by Walter Scott, Sir (1771 - 1832)
Translation by Auguste-Jean-Baptiste Defauconpret (1767 - 1843)

The barefooted friar
Language: English 
I’ll give thee, good fellow, a twelvemonth or twain,
To search Europe through, from Byzantium to Spain;
But ne’er shall you find, should you search till you tire,
So happy a man as the Barefooted Friar.

Your knight for his lady pricks forth in career,
And is brought home at even-song prick’d through with a spear;
I confess him in haste — for his lady desires
No comfort on earth save the Barefooted Friar’s.

Your monarch? — Pshaw! many a prince has been known
To barter his robes for our cowl and our gown,
But which of us e’er felt the idle desire
To exchange for a crown the grey hood of a Friar!

The Friar has walk’d out, and where’er he has gone,
The land and its fatness is mark’d for his own;
He can roam where he lists, he can stop when he tires,
For every man’s house is the Barefooted Friar’s.

He’s expected at noon, and no wight till he comes
May profane the great chair, or the porridge of plums
For the best of the cheer, and the seat by the fire,
Is the undenied right of the Barefooted Friar.

He’s expected at night, and the pasty’s made hot,
They broach the brown ale, and they fill the black pot,
And the goodwife would wish the goodman in the mire,
Ere he lack’d a soft pillow, the Barefooted Friar.

Long flourish the sandal, the cord, and the cope,
The dread of the devil and trust of the Pope;
For to gather life’s roses, unscathed by the briar,
Is granted alone to the Barefooted Friar.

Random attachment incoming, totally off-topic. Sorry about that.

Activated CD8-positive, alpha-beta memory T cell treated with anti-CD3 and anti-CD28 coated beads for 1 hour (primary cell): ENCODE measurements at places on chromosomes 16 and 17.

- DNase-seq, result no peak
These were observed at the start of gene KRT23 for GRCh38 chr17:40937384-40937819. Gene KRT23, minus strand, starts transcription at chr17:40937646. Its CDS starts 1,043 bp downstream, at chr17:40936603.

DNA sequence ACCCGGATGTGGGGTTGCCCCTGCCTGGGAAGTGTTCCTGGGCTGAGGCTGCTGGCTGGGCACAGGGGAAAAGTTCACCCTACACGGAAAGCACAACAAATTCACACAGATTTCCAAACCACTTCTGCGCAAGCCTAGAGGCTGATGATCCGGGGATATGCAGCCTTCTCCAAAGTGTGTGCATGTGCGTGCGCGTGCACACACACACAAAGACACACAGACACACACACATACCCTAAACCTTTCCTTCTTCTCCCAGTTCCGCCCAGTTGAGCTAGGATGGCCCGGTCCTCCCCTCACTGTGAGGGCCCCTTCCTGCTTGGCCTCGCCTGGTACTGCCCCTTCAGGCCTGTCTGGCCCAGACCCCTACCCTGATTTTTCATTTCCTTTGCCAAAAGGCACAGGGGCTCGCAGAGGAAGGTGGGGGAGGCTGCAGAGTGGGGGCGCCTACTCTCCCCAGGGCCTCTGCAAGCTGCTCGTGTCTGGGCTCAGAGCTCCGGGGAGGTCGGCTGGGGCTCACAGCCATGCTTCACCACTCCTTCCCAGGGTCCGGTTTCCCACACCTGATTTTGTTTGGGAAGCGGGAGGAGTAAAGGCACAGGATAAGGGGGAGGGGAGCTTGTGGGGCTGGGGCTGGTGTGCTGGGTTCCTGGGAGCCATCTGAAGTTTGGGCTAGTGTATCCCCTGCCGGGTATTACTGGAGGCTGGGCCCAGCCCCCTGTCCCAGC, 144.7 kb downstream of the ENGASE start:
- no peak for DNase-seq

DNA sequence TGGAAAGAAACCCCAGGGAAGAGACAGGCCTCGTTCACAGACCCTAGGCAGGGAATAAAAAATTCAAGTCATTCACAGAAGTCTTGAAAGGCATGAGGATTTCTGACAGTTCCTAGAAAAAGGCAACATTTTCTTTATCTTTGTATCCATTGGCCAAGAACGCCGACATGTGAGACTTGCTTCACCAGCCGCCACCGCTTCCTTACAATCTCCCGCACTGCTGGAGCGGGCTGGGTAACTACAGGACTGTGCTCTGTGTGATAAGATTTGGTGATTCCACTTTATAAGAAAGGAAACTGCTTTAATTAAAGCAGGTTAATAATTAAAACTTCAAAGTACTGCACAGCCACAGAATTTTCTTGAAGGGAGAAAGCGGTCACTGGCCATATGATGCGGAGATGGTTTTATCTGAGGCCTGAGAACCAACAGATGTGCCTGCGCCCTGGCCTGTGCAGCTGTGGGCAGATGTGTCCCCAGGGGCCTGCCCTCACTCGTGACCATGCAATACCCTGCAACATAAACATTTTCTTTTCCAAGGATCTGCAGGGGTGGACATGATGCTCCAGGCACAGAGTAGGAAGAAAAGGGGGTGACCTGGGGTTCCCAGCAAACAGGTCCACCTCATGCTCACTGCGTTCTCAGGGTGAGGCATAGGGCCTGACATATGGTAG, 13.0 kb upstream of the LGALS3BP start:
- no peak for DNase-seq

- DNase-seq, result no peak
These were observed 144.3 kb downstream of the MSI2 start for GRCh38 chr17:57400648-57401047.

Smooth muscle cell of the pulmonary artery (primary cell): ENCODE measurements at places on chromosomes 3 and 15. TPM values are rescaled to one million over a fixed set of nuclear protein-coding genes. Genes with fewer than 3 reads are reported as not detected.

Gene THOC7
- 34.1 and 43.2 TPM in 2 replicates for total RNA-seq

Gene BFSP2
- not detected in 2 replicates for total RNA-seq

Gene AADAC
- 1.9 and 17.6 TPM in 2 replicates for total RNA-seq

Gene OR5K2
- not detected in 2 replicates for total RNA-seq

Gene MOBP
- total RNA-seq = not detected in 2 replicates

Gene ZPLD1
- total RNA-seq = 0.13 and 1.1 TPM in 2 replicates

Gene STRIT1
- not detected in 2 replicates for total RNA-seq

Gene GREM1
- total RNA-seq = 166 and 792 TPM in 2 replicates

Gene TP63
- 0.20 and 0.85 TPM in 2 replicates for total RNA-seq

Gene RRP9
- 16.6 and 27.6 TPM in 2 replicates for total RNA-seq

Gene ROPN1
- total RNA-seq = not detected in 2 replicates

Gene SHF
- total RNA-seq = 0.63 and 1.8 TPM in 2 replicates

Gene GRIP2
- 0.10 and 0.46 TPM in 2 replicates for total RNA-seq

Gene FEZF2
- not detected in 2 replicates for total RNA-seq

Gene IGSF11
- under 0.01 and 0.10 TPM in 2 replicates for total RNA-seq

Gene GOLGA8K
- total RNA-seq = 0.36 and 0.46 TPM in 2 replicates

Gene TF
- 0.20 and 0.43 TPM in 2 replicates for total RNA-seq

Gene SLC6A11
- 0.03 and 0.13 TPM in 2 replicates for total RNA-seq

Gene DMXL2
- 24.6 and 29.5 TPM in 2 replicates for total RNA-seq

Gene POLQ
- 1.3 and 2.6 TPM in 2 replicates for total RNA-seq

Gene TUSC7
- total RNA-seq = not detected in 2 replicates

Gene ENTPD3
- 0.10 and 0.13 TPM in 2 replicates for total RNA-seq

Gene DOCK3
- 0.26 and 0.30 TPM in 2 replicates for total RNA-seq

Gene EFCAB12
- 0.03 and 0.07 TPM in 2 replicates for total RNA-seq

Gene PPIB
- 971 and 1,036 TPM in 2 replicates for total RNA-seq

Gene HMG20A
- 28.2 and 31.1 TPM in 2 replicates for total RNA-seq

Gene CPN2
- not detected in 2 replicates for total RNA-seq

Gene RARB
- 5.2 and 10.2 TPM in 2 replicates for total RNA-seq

Authorship

Musical settings (art songs, Lieder, mélodies, (etc.), choral pieces, and other vocal works set to this text), listed by composer (not necessarily exhaustive)

    [ None yet in the database ]

Settings in other languages, adaptations, or excerpts:


Researcher for this text: Emily Ezust [Administrator]

Text added to the website: 2019-05-03 00:00:00
Last modified: 2019-05-03 01:12:11
Line count: 28
Word count: 268

Le joyeux frère
Language: French (Français)  after the English 
Prenez un an, prenez-en deux
Courez la France et l'Angleterre
Quel homme y trouverez—vous heureux ?
Le joyeux Frère

Un guerrier meurt au champ d‘honneur
Sa veuve, hélas ! se désespère
Quel sera son consolateur ?
Le joyeux Frère

Que désire pour son guerdon
Le prince à son heure dernière ?
C‘est le froc et le capuchon
Du joyeux Frère

Riche et pauvre, brave et poltron
Chacun le fête et le révère
Chaque maison est la maison
Du joyeux Frère

Le mari lui donne en tous lieux
A table la place première
Et la femme traite encor mieux
Le joyeux Frère

Du diable, pour braver le choc
Pour semer de fleurs sa carrière
Vivent la sandale et le froc
Du joyeux Frère !

Authorship

Based on

Musical settings (art songs, Lieder, mélodies, (etc.), choral pieces, and other vocal works set to this text), listed by composer (not necessarily exhaustive)


Researcher for this text: Guy Laffaille [Guest Editor]

Text added to the website: 2019-05-03 00:00:00
Last modified: 2019-05-07 11:34:29
Line count: 24
Word count: 123